U of M Indigenous leader resigns, says administration frustrated anti-racism efforts
Lynn Lavallée became school's 1st vice-provost of Indigenous engagement in September 2017
The vice-provost of Indigenous engagement at the University of Manitoba has resigned, after she says her efforts to fight systemic racism at the school were met with frequent resistance from administration.
Lynn Lavallée resigned from her position at the university on Thursday.
She was the first person to fill the role after it was created in 2017. But instead of being able to develop new initiatives, she said she found herself repeatedly forced to justify to senior administration why Indigenous initiatives are important.
"I shouldn't have to provide a rationale as to why this is important. We should be saying, 'How are we going to do this?'" Lavallée said Thursday.
"Because I had done this for decades already, coming to the U of M in the senior leadership role, I wanted to hit the ground running."
Lavallée, who is Anishinaabe-Metis, said her vision for the role didn't align with the school's and she started to feel ineffective throughout the year. She said she hopes her resignation will ultimately result in more resources being provided for others within the university, including Indigenous students, working to similar goals.
"It really comes down to a sole person sitting at the senior administrative table, trying to cover everything Indigenous at the institution, which is a bit problematic," she said.
"Prior to my arrival, I was told that there were a lot of things happening at the U of M, because there were collectives of Indigenous faculty, Indigenous students communicating directly with the president, and things were happening that way. And putting in a sole position almost creates a funnel."
The University of Manitoba declined CBC's request for an interview with President David Barnard, but sent an emailed statement from provost and vice-president (academic) Janice Ristock honouring Lavallée's contributions.
"I respect Dr. Lavallée's opinions. She is deeply committed to Indigenous achievement and to bringing about the changes needed to facilitate the success of the Indigenous community of students, staff and faculty at the University of Manitoba. We benefit from listening carefully to her voice and her perspective," Ristock said.
In the statement, Ristock said Indigenous achievement is a priority for the school and a cornerstone of its vision.
"Fulfilling the strategic plan commitments can be challenging. Just as implementing the action items outlined by the Truth and Reconciliation Commission will not always be easy for this nation," she wrote.
"But resolving to persist in this pursuit is critically important, and at the University of Manitoba remains firm in its commitment to bring about transformations at the institutional level that will facilitate Indigenous achievement."
Lavallée will now take on a faculty position at Ryerson University in Toronto.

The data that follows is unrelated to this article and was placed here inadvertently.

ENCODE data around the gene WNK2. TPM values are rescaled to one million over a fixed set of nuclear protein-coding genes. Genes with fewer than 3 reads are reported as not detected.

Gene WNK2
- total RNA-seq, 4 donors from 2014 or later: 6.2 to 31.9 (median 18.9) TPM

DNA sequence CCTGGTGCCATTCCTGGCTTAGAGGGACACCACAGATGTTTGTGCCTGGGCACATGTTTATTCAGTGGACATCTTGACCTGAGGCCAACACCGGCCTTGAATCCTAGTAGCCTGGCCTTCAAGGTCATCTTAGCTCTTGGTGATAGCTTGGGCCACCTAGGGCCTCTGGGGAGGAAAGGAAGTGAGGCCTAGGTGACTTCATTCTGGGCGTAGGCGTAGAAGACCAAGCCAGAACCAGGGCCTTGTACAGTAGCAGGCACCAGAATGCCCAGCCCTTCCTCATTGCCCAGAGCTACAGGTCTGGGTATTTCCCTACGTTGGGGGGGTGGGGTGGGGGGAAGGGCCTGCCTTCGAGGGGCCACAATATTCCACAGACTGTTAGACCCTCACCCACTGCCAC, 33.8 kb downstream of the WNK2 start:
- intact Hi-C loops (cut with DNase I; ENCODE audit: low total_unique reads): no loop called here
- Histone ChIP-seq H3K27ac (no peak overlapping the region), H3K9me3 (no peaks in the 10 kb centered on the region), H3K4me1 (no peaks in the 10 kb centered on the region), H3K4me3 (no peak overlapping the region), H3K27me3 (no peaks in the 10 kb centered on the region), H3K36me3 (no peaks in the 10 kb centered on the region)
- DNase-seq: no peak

U of M 'no different than any other' university: Lavallée
Lavallée, who started in the role in September 2017, is one of a handful of Indigenous leaders at universities across the country who left their positions this year.
In April, elder Marilyn Buffalo was dismissed one month before a two-year contract extension with the University of Alberta was set to take effect. Buffalo, who helped lay the groundwork for the university's faculty of Native studies in the late 1970s, was hired on a temporary contract as a senior adviser on Indigenous initiatives in the office of the provost in 2016.
In the same month, Angelique EagleWoman resigned from her position as dean of the law school at Lakehead University in Thunder Bay, Ont., citing systemic racism and discrimination at the school.
EagleWoman had been celebrated across the country when she was hired in 2016 as the first female Indigenous law school dean in Canada.
In June, Sandra Muse Isaacs resigned her position as a professor at Saint Mary's University in Halifax, citing the school's failure to make progress against the legacy of colonialism.
Lavallée said she thinks the wave of departures is because Indigenous leaders come in hopeful and then find themselves forced to explain why the efforts are needed.
"I think the resignations across Canada are a catalyst and I hope that's how people take it," she said. "I am not doing this to be malicious. I think that University of Manitoba is no different than any other post-secondary institute in Canada. Racism exists everywhere."
Lavallée said she left a list of recommendations for the school. She hopes to see a focus on anti-Indigenous racism within the school and adding multiple Indigenous-specific seats to key areas of governance including the board of governors and the university's senate.
"We need staffing, we need people who understand human rights," she said.
"With respect to the anti-Indigenous racism on an individual basis, we need to have more supports."
She said as it stands, the responsibility of reconciliation in universities is falling solely on the shoulders of Indigenous people within them.
"We're at a point where we don't have enough Indigenous people in the academy," she said. "And we're tired of educating people."
With files from Aviva Jacob, Marcy Markusa and Aidan Geary